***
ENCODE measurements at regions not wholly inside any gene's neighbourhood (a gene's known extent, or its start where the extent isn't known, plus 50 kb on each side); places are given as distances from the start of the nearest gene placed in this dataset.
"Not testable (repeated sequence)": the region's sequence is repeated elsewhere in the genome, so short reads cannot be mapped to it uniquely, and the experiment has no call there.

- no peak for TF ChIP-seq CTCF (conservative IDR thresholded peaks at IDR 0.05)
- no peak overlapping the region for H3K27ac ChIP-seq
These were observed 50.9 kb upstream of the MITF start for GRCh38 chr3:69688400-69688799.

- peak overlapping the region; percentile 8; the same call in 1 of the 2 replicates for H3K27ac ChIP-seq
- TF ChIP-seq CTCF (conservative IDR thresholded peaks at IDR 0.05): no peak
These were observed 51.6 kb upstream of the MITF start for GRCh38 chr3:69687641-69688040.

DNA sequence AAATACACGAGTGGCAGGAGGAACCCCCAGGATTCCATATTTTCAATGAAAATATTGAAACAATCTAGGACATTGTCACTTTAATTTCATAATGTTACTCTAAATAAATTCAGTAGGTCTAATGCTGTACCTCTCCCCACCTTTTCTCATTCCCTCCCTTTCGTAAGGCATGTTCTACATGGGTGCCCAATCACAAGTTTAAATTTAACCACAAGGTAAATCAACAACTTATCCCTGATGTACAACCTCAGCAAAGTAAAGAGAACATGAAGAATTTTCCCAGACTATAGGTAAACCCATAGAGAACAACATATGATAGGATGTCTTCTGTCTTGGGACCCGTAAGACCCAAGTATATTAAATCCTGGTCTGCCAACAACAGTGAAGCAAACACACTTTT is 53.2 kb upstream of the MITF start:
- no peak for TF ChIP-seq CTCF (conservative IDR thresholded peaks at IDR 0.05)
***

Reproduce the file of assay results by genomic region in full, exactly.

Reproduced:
ENCODE measurements at regions not wholly inside any gene's neighbourhood (a gene's known extent, or its start where the extent isn't known, plus 50 kb on each side); places are given as distances from the start of the nearest gene placed in this dataset.
"Not testable (repeated sequence)": the region's sequence is repeated elsewhere in the genome, so short reads cannot be mapped to it uniquely, and the experiment has no call there.

- no peak for TF ChIP-seq CTCF (conservative IDR thresholded peaks at IDR 0.05)
- no peak overlapping the region for H3K27ac ChIP-seq
These were observed 50.9 kb upstream of the MITF start for GRCh38 chr3:69688400-69688799.

- peak overlapping the region; percentile 8; the same call in 1 of the 2 replicates for H3K27ac ChIP-seq
- TF ChIP-seq CTCF (conservative IDR thresholded peaks at IDR 0.05): no peak
These were observed 51.6 kb upstream of the MITF start for GRCh38 chr3:69687641-69688040.

DNA sequence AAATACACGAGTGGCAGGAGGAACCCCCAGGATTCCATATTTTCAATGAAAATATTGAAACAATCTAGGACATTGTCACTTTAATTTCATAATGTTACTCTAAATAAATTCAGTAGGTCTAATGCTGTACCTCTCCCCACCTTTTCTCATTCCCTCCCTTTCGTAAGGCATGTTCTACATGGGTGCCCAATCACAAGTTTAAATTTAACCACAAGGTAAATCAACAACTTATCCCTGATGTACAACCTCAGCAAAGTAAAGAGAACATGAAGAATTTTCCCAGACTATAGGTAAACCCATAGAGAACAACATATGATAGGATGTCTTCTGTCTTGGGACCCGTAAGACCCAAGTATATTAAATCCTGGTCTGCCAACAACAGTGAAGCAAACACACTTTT is 53.2 kb upstream of the MITF start:
- no peak for TF ChIP-seq CTCF (conservative IDR thresholded peaks at IDR 0.05)